Join us at Jamestown Settlement on Wednesday, June 14, for a thought-provoking evening of history and performance exploring the precarious nature of freedom from 17th-century Jamestown to Juneteenth.
Although Juneteenth springs from events that happened in Galveston, Texas on June 19, 1865, the event celebrates liberation from a system of slavery with origins in Jamestown, Va., as the place where the first recorded Africans in 1619 were brought after landing at Old Point Comfort and where the first slave laws enacted in the mid-17th century impacted the lives and status of Africans and their descendants.
As a prelude to Juneteenth, Dr. Cassandra Newby-Alexander, Endowed Professor of Virginia Black History and Culture at Norfolk State University, takes up that legacy in history 246 years later at the end of the American Civil War to share the story of Black regiments attached to Virginia’s Army of the James.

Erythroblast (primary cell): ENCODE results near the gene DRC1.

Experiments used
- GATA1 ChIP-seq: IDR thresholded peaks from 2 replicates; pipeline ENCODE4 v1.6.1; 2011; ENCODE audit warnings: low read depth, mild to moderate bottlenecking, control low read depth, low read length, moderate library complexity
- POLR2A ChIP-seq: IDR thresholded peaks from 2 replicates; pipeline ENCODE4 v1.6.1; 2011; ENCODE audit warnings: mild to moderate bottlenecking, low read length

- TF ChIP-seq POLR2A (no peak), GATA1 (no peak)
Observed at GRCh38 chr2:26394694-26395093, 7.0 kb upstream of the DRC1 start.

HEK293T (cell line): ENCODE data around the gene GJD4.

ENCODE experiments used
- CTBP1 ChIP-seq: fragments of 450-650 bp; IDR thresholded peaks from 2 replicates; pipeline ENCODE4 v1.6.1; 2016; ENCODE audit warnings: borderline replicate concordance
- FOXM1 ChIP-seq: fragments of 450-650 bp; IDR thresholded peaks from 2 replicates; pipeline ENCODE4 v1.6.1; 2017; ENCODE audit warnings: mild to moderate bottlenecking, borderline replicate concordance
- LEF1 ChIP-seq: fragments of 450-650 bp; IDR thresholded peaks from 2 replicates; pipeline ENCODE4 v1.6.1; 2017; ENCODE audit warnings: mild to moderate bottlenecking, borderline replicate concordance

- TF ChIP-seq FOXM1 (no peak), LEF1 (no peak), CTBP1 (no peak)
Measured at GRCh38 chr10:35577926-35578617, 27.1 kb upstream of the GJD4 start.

Some of these regiments were sent to Texas after the war to patrol the gulf region that included Galveston. Among their duties was keeping the peace after news of the Emancipation Proclamation was delivered to Galveston’s enslaved inhabitants.
Interludes of song by Sylvia Tabb Lee & the Rejoicing Singers and dramatic readings from primary sources will complement the evening.